The Netherlands must give some thought to its role in Europe

4 June 2005

The Netherlands must give some thought to its role in Europe

The 'no' to the European Constitution is a clear signal that European co-operation is proceeding badly. Cooperation in this form is now finished. For this reason, the SP is calling for a national convention to debate the role of the EU in the Netherlands, writes Harry van Bommel, Member of Parliament for the SP.

The creation of a European single market, the introduction of the euro, the enlargement of the EU by a total of ten new members state and the subsequent European Constitution have together served to widen the gulf between the EU and ordinary citizens. The signal that Dutch citizens gave on 1st June cannot be ignored.

Most people are in favour of European cooperation where it is needed, but are unhappy about any further transfer of powers to Brussels. Of course there is an alternative to the Europe which we have at present. The role of the EU in the Netherlands must be renegotiated.

What we should be bringing to these negotiations must be determined in full cooperation with the Dutch people. The participation of citizens in 'Europe' is necessary if we are to arrive at a form of cooperation capable of gaining support. The SP is for this reason calling for a national convention on the future of Europe in the Netherlands, a convention in which social organisations, political parties and the citizens in general would take part. This convention would express its views on the question of just which policy areas Europe should concern itself with and with the direction that EU governance should take. .

The SP's view is that for the time being no further transfer of power to Brussels should occur. The idea of an European Minister of Foreign Affairs should be dropped, as should the plan to create a permanent president of the European Council. In addition, there should be a strict division between European concerns and those fully within the member states' autonomy. Public provision of such things as energy, health care, education and public transport should clearly remain in national hands. Brussels is already able to exercise considerable influence on these sectors.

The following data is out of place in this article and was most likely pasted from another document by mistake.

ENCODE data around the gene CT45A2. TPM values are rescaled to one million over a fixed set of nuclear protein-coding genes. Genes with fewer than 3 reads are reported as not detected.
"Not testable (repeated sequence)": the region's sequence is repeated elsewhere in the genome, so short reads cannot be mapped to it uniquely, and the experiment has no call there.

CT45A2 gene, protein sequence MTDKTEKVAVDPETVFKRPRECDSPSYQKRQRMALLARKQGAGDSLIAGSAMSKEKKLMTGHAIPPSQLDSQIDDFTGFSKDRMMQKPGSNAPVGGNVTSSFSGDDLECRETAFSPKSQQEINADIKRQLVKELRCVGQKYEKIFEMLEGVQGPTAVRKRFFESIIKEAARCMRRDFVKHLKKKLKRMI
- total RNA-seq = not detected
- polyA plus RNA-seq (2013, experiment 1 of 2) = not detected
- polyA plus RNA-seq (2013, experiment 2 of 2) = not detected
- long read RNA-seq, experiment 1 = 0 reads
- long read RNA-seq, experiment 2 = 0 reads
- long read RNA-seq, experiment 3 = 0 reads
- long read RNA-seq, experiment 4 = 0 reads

An end must be put to the obligatory liberalisation of the public sector. The structural funds must be reformed so that the practice of moving millions of euros between rich member states is brought to an end. Competences, and the right of veto, must be returned to the member states. Social policy, education and defence are matters the direction of which should be in the Netherlands' power to determine independently.

The referendum must be grasped as an opportunity to close the gap between the EU and the citizens and move towards a democratic, transparent and socially progressive Europe. We have a duty to each other, now more than ever, to make this happen.

This is a translation of an article which appeared in the Utrechts Nieuwsblad of June 4, 2005

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